Page images

pay or cause to be paid unto John Tapper, the informer in that R. v. Helps. behalf, 61. 6s., for the costs and charges by him incurred in defending the said appeal, which said penalty of 30l. the said B. Helps Costs to be doth neglect and refuse to pay, or cause to be paid, and also doth paid to in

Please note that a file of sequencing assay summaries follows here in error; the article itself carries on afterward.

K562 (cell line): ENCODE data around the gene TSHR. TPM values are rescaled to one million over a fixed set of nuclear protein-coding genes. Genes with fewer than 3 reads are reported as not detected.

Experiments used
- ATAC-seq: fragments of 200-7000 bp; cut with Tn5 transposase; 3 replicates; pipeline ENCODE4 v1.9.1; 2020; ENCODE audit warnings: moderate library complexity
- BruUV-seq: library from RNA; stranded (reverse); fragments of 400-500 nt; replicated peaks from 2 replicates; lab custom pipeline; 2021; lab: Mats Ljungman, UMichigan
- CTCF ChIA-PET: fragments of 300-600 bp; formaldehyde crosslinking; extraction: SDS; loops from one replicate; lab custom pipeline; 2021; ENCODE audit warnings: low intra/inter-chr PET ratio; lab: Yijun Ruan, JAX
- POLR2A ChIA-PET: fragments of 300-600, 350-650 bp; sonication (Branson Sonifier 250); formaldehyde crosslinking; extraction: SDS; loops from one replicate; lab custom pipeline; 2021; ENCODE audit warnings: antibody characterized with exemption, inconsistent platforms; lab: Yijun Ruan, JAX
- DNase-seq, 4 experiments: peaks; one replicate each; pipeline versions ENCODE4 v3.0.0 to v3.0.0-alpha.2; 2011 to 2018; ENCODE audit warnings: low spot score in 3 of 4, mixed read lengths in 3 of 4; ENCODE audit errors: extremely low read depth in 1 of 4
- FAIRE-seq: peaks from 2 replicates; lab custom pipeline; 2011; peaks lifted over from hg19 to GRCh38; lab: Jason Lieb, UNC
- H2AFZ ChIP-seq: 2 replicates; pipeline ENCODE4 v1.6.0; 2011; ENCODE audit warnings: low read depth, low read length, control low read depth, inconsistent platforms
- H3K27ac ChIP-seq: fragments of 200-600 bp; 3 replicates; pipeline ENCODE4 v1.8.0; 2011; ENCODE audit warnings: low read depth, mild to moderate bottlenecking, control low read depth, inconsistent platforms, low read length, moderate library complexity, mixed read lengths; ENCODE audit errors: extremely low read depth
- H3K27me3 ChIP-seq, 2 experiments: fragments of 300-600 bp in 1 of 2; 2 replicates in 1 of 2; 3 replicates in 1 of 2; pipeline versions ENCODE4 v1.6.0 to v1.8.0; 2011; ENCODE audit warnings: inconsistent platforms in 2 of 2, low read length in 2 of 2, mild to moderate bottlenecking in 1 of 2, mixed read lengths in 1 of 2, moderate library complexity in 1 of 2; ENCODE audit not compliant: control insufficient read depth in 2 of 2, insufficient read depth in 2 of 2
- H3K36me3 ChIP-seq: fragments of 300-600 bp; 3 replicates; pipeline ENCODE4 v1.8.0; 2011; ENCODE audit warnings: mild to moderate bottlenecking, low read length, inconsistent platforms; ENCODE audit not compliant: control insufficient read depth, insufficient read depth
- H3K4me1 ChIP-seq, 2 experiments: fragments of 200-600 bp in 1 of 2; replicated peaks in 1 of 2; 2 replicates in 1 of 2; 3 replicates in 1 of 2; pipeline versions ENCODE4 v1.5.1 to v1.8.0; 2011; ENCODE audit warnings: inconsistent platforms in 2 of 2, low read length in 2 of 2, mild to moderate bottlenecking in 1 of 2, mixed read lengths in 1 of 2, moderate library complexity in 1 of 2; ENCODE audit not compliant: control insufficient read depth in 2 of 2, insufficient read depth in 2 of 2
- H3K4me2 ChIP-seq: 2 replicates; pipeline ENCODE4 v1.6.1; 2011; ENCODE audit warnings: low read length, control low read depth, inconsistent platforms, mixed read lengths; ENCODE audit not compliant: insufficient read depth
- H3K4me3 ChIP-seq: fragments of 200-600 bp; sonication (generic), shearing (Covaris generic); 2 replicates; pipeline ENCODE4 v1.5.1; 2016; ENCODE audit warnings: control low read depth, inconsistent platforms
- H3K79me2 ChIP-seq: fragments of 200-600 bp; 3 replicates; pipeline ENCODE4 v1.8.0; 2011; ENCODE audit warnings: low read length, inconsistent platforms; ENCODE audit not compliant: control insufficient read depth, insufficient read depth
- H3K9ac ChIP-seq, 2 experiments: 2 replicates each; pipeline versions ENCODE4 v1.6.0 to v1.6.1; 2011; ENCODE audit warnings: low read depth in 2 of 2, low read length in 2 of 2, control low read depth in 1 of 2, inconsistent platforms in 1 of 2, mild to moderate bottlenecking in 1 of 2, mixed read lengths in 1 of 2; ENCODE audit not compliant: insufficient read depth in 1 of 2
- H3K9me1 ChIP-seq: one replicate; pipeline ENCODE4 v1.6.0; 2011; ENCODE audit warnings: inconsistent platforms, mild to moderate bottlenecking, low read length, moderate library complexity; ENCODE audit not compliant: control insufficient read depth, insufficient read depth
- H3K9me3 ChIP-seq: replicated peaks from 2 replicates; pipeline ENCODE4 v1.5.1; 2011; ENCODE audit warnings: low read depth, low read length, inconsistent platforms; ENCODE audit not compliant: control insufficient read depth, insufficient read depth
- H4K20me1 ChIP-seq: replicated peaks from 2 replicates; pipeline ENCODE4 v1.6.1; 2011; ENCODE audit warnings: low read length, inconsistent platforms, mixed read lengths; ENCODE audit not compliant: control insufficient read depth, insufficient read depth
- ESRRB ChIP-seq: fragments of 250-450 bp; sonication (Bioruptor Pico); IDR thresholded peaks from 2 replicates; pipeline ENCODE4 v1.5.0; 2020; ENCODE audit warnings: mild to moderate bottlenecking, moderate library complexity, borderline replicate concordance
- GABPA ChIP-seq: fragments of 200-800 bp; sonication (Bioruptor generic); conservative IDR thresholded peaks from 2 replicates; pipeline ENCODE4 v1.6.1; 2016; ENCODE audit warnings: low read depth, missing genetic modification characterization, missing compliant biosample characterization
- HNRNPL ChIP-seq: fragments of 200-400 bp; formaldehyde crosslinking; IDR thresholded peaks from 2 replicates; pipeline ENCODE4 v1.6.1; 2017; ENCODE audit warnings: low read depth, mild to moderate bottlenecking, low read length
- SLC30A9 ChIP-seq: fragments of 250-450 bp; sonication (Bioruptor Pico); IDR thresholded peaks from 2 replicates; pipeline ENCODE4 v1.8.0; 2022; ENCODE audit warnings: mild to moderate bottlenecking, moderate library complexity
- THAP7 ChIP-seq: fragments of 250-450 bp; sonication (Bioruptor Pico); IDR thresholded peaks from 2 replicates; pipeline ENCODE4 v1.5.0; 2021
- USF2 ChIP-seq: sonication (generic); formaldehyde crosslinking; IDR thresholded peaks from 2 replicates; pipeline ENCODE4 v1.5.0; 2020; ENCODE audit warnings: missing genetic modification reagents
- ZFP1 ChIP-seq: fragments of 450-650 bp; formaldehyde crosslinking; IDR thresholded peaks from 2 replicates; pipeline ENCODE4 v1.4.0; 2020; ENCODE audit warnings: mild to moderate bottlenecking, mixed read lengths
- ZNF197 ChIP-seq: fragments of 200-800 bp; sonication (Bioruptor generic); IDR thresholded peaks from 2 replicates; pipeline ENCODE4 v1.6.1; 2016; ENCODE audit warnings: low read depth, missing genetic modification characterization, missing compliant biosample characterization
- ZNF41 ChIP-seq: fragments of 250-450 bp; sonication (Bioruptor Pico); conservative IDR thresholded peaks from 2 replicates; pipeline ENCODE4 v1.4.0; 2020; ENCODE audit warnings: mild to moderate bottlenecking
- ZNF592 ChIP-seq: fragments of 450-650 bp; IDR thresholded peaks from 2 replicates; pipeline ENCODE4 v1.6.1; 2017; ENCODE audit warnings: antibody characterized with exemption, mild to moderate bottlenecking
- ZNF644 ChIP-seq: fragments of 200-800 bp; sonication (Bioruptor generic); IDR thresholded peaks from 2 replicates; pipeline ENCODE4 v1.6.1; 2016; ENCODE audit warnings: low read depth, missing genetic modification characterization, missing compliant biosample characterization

, neglect and refuse to pay the said sum of 61. 6s., thereby disobeying the order of the said court: These are, therefore, in H. M.'s name, to command you, the said constable, to take, &c. and you the said governor to receive the body of the said B. Helps into your custody, and him safely keep without bail or mainprize for six calendar months, or until the said penalty of 301. shall be paid, &c. Dated the 4th of Nov. 1814, under the hands and seals of the said justices." — Exception was taken to this commitment, that as the statute directs the penalty to be paid, one moiety to the informer, and the other moiety to the poor of the parish where the offence shall be committed, it should have been shown by the conviction who is the informer; and then the adjudication that the penalty should be applied as the law directs would, according to Regina v. Barlett, Salk. 383., have been well enough. But Ř. v. Seale, 8 East, 568., has decided, that if the person to whom any proportion of the penalty is given be not ascertained in the conviction, it is ill. Also the justices should have adjudged in the conviction, that if the penalty were not forth with paid, the offender should be committed, &c., for so the statute directs: and it was said by the Court in R. v. Dimpsey, 2 T. R. 96., that a judgment is an entire thing, and one part of it cannot be given at one time, and another at a subsequent time; but here the justices have waited to make one part of their adjudication until after the appeal. — In support of the commitment it was contended, that the defect, if it were one of not naming the informer in the conviction, was cured by a subsequent part of this commitment, which points out who the informer is ; for it directs the defendant to pay six guineas to the informer. Therefore, taking the whole commitment together, both the informer and the parish to whom the penalty is given are ascertained, and if so, the justices adjudging the penalty to be applied as the law directs is ex concessis sufficient. And the answer to the other objection is, that the defendant is not committed upon the original conviction until after the appeal, and must have been summoned again. - It was urged in reply, that to warrant a commitment there must be a lawful conviction, for though the statute as to the conviction takes away a certiorari, yet the commitment must contain lawful cause. And in Dr. Groenvelt's case, 1 Ld. Raym. 213., it was resolved, “ that the cause of commitment ought to be certain, to the end that the party may know for what he suffers, and how he may regain his liberty." But, if the conviction do not point out the informer, how can the party know to whom he is to pay the penalty and regain his liberty? And the conviction cannot be helped by matter dehors; so that the informer being named in a subsequent part of this commitment will not remedy it. - Ld. Ellenborough C. J. said, If the conviction formed a stage of this proceeding at which we were to stop, in order to look into its sufficiency or insufficiency, I should probably be of opinion that it ought to point out the informer. But we cannot consider the case upon the conviction; the statute has taken away the certiorari; we cannot intend that the original did not contain something more ; we can only look to this ultimate proceeding. Looking, then, at